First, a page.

What does that mean exactly - especially for communication?
Kastir: The agile approach is fundamentally accepted. This includes an understanding of processes in the company as well as an agile mindset and the acceptance of wanting to do things differently and learning new approaches. Agility must be lived as a holistic approach across all levels. In an individual team, for example, this means that every employee in the project must take on more personal responsibility. This increases the effort required as it becomes necessary to communicate more - both within the project team and externally. To set up and manage this form of communication, a different way of working together is required.
Kay Kastiris Senior Manager at IKOR with a focus on project management in the Project Excellence dock.
"The Bridge is more than a task force, breaking silo thinking and helping to develop efficient solutions"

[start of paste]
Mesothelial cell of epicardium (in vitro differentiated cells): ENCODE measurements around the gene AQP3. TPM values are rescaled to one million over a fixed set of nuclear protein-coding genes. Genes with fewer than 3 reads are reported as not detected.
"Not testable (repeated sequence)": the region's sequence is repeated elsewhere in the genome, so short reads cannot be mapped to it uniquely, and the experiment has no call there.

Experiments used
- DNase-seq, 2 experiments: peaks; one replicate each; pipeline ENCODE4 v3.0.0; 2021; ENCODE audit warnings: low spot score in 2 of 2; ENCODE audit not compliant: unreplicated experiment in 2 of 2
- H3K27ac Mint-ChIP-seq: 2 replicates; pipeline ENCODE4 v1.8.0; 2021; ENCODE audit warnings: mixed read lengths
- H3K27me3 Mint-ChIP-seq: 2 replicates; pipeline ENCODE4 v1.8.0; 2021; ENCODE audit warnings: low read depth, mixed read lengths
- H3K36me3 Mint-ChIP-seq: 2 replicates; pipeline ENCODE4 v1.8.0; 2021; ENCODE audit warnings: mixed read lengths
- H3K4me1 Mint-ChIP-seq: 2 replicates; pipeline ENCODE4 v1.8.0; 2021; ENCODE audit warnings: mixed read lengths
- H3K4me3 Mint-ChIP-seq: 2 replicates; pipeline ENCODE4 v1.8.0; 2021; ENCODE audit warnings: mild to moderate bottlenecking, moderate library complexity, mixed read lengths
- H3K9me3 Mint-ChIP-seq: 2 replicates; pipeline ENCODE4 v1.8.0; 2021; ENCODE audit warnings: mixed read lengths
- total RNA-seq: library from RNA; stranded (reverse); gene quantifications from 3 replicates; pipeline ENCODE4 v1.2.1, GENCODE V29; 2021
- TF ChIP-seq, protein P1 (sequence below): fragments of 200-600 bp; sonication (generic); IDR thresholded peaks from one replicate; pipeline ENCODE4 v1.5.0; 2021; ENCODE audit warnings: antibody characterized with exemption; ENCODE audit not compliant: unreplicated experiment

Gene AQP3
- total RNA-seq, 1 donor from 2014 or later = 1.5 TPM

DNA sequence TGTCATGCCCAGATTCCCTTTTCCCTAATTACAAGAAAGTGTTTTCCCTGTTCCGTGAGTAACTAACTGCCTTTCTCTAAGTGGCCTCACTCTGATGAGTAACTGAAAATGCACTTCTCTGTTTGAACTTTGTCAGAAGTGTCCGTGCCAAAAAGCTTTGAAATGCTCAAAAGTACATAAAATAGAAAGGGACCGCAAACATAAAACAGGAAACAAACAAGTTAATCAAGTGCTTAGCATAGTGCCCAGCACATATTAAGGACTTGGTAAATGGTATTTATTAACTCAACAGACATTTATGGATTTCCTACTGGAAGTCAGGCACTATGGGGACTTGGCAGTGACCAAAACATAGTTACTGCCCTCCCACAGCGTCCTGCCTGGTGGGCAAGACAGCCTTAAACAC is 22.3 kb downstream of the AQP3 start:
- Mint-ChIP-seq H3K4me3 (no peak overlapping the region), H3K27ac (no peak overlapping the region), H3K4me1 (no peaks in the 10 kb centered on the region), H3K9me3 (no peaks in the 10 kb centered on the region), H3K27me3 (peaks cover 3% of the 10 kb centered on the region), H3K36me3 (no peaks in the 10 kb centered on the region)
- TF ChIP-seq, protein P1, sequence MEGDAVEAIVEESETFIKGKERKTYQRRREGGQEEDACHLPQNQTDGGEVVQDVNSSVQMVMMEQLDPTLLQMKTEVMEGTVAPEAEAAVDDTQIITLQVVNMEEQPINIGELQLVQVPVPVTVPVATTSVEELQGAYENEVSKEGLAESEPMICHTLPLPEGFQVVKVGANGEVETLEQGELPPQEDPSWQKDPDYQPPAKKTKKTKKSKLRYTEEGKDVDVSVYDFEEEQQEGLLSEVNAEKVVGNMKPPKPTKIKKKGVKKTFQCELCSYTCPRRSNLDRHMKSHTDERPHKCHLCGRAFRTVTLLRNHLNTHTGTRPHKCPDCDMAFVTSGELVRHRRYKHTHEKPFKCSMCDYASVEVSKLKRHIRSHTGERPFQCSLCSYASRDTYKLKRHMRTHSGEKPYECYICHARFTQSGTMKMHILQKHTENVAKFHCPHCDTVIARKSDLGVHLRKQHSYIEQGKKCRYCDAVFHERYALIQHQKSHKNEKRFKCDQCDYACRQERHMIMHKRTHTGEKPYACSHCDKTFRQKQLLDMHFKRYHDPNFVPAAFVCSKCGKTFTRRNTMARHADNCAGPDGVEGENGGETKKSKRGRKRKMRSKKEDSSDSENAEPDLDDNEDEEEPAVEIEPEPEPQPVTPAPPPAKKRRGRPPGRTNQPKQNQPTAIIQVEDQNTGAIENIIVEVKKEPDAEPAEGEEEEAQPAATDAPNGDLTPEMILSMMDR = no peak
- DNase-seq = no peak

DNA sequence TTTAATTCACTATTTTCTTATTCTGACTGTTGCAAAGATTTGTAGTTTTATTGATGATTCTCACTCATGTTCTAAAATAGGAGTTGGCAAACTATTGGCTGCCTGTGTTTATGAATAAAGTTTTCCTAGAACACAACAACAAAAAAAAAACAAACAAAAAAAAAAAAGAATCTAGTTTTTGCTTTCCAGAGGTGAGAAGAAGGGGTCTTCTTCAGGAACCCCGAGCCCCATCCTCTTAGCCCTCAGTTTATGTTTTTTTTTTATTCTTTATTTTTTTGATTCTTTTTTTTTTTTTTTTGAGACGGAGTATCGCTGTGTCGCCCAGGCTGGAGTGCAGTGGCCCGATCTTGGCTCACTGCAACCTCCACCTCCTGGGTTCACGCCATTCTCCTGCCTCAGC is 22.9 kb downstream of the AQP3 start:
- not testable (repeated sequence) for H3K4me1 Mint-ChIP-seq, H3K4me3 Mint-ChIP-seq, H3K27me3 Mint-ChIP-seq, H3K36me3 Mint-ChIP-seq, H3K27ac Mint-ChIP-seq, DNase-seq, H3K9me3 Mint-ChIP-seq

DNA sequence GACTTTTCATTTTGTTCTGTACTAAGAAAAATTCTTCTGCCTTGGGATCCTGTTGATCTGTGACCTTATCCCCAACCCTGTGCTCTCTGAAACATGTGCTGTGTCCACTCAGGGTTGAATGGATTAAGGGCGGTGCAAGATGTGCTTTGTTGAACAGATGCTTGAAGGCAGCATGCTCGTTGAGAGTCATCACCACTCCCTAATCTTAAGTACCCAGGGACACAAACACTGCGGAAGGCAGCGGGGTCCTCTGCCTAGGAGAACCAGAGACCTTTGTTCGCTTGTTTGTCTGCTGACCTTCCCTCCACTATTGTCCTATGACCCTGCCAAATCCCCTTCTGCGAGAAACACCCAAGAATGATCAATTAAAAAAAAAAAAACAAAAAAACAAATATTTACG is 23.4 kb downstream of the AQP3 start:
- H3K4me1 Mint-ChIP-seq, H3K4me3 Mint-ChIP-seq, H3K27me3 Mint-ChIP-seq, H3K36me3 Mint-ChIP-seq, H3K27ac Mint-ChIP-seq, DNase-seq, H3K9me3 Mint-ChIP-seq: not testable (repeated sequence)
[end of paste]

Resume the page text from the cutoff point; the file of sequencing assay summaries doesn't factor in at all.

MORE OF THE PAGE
The soft skills of personal responsibility and communication are considered key qualifications. How do teams make the best use of these in agile project management?
Kastir: Imagine a new software is to be implemented. Towards the end of the project, more and more defects arise, creating error tickets or requirements are changed at short notice. Both regularly lead to an uneven ratio between completed tasks (such as tickets in the project management tool Jira) and still necessary, i.e., new adjustments with usually little time remaining in the project. Because of the high number of new changes, each team tries to implement its relevant tasks as quickly as possible. However, this can lead to silo thinking.